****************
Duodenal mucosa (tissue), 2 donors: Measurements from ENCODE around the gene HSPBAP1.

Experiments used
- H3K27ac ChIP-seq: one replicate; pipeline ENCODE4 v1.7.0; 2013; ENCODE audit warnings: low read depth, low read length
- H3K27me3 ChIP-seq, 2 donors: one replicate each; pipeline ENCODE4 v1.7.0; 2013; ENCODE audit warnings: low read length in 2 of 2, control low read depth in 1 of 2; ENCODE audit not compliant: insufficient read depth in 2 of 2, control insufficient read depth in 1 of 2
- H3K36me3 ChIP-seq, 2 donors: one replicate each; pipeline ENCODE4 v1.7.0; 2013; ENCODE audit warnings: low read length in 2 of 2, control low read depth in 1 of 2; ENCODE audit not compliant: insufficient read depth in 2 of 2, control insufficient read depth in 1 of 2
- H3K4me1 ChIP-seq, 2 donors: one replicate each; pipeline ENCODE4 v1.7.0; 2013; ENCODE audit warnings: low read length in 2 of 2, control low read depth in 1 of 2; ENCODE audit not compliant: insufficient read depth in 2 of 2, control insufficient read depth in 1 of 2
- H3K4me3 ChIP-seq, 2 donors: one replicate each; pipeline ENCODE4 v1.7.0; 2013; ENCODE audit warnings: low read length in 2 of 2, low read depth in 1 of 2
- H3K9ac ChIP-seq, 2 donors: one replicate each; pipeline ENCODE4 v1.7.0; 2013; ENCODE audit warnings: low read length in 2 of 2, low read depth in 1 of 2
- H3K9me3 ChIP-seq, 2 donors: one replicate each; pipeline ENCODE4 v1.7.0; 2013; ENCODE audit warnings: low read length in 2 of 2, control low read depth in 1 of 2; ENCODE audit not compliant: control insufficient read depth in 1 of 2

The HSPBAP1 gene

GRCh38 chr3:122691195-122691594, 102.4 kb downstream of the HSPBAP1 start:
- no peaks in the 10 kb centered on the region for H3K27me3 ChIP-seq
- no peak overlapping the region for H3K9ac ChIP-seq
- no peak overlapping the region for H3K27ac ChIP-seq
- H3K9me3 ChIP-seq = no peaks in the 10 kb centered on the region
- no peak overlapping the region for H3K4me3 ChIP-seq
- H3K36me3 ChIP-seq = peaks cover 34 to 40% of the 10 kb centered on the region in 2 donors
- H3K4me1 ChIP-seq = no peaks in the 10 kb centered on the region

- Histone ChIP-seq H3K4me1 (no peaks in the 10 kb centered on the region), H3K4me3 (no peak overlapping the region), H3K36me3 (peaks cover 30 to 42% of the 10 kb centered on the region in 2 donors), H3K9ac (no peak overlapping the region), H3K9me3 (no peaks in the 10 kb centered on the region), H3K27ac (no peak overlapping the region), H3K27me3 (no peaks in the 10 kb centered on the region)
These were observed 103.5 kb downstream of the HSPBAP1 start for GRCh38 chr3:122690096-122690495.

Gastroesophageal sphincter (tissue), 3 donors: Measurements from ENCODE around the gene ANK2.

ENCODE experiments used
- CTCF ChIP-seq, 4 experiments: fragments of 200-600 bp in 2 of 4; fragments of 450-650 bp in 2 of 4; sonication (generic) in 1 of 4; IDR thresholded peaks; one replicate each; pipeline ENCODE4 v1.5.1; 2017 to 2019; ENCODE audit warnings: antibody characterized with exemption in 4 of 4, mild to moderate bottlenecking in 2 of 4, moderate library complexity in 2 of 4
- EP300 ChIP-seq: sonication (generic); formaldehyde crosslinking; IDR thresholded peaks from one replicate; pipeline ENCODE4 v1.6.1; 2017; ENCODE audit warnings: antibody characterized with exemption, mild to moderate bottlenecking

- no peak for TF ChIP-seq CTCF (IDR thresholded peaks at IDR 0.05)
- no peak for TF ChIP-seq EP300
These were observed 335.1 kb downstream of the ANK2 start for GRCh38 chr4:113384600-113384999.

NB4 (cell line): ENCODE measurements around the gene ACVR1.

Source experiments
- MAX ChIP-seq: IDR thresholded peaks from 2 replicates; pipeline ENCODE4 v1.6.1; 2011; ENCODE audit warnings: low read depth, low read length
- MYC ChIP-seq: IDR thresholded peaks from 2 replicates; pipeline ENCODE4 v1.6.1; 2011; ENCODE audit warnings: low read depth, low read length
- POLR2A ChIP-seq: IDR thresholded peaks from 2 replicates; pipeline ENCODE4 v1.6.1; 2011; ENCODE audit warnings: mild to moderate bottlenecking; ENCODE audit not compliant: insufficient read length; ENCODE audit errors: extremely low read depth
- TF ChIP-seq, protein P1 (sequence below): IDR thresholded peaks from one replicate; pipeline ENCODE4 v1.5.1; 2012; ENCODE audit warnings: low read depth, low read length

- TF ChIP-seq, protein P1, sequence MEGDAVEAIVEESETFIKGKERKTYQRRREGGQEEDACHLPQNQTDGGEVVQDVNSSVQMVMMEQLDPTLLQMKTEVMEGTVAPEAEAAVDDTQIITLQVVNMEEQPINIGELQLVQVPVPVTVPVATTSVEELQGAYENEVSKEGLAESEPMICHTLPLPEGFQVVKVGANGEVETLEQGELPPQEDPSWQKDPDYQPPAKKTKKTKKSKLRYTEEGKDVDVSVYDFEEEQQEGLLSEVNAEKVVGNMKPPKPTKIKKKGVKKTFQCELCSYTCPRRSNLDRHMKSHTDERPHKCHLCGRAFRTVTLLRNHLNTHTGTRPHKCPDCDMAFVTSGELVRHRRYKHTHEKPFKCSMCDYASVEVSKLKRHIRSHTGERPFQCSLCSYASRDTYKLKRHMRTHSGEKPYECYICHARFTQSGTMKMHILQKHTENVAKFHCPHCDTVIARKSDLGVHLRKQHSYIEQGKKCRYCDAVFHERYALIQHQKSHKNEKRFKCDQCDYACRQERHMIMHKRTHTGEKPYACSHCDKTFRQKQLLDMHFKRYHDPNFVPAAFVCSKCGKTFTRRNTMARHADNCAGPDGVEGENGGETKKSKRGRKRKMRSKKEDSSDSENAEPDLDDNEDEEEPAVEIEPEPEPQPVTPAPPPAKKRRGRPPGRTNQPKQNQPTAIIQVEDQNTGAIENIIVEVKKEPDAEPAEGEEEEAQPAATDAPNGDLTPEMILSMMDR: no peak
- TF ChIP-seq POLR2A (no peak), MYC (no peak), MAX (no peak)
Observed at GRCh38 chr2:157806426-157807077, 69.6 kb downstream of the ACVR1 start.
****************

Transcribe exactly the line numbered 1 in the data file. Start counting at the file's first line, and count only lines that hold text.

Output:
Duodenal mucosa (tissue), 2 donors: Measurements from ENCODE around the gene HSPBAP1.